Too many poster children for TERM LIMITS on BOTH sides of the aisle.
Our Republican "leaders" won't be satisfied until we are bankrupt. I'm cynical enough to believe that might be the point.
I will be working to get rid of Inhofe...next go-around. I don't care if he votes 90% of the time correctly...IF, he can't get it right on this issue...he needs to be retired.
Just another TERM LIMIT poster child....IMO.
Actually I've thought for years now....one reason the WWW causes some people in power some worry..is how it can "connect" people.
After all...what better way to rally like-minded people to a common cause.
If a million folks adjusted their tax obligation to having to pay more April 15th...but held it back for a month or so....I expect that would gain some attention....
It would have to be done carefully though....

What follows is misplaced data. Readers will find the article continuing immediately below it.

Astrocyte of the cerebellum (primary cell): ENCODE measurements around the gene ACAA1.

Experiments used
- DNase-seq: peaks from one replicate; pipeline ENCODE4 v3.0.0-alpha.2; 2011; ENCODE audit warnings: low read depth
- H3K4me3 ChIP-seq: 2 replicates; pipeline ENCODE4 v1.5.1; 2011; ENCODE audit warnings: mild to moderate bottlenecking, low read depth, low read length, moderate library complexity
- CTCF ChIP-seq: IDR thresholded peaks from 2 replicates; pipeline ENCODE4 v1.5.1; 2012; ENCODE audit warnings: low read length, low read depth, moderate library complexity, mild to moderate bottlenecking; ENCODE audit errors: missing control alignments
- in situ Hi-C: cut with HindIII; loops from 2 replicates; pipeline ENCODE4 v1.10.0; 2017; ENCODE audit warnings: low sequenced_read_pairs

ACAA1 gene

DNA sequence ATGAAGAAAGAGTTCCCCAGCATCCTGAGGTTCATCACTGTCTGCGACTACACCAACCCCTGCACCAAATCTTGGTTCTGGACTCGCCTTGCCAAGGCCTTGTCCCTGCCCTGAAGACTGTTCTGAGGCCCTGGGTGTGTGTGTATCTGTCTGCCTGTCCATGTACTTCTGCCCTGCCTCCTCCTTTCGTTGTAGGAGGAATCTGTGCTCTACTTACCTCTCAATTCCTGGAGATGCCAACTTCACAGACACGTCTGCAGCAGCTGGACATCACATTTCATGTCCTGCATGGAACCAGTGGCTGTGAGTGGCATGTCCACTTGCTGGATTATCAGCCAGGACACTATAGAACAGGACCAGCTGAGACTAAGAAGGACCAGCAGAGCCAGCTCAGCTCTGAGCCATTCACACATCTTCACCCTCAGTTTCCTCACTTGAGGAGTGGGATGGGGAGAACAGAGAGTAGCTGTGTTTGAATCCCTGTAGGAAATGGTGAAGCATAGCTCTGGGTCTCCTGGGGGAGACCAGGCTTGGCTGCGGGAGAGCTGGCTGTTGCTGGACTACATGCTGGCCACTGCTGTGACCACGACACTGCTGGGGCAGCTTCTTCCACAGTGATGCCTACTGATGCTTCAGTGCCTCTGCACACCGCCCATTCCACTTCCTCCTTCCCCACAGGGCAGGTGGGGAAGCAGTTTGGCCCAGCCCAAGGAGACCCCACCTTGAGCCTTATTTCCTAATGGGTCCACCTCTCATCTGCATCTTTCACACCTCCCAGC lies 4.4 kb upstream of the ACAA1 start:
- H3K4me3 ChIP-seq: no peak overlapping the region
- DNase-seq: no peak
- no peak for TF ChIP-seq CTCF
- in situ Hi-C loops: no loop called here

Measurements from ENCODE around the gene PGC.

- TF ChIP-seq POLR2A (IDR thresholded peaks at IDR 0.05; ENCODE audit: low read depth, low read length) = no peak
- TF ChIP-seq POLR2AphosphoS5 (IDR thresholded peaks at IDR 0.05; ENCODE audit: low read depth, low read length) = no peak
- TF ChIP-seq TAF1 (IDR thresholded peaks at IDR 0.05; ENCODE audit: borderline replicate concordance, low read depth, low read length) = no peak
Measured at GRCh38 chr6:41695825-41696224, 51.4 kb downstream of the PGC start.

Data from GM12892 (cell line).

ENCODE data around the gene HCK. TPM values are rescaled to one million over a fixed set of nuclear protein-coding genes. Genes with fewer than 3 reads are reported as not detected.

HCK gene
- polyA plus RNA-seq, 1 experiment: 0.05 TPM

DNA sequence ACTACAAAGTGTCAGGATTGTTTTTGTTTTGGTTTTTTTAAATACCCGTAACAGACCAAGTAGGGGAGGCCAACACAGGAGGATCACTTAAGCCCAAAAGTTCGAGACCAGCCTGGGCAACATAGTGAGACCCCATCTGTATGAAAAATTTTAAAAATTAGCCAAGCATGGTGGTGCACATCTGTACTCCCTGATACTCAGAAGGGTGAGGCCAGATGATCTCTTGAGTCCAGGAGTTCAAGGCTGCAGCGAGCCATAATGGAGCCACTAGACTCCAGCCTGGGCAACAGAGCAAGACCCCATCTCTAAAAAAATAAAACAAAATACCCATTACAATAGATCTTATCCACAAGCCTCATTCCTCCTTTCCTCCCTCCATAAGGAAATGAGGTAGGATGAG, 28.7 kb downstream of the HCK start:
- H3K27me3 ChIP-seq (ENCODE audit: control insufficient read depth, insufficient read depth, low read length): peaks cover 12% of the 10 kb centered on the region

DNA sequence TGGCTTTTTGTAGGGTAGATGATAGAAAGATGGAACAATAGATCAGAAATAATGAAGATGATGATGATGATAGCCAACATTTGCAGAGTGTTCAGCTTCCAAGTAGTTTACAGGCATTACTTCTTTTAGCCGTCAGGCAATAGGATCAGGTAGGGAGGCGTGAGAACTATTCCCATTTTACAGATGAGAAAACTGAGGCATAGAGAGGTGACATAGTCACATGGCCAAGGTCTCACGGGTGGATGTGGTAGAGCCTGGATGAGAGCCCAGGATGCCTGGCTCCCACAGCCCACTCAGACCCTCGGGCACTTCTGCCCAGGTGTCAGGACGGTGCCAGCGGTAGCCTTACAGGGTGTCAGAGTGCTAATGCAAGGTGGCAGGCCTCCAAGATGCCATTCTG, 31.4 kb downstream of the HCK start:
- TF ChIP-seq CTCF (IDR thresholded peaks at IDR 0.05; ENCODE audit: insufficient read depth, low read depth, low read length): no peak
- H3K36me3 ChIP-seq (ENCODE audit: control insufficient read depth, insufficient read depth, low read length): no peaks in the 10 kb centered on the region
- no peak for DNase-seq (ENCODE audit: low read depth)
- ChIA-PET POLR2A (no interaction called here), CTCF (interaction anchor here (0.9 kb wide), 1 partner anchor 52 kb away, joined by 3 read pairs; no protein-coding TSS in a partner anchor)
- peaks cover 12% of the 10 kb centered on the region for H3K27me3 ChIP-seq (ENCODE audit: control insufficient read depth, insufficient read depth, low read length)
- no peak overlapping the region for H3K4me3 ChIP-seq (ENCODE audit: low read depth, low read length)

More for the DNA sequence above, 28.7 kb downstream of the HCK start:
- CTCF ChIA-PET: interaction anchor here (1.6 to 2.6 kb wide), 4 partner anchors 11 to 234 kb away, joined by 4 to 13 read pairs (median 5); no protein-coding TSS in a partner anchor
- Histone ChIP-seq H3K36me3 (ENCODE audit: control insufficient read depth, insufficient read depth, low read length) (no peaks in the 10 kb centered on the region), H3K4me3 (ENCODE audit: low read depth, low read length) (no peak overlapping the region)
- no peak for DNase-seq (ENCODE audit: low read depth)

Oh well....a person can dream......Ha!!
I sent Norm Coleman (R-MN) a note to ask why he failed to support Coburn. I also sort of asked what he considered the limit of federal fiscal insanity. I think these are rhetorical questions, but will look forward to the reply.
Coburn is the kind of Senator we need. What we also need is to rebuke Republicans and Democrats who voted against his measure. This shows yet again that neither party believes in fiscal responsibility. I'm still going to vote Republican but once the GOP get a fiblibuster proof majority in the Senate then it is going to be a put up or shut up time because I for one am not going to keep voting for more of the same. It will be up to Conservatives to clean up the Senate one Crazycrat and RINO at a time.
Coburn could win. Someday some one with courage and means will step forward and shake Washington to the ground.
I'd like to think it possible....but considering everything....I think it improbable.
I agree. Is there a list of the specific pork projects Coburn went after, state by state? I'd like to find the ones in my state and contact my senators about those specifically. If our reps in congress hear from their constituents about specific projects as opposed to general complaints about "pork barrel spending," well, that's a start.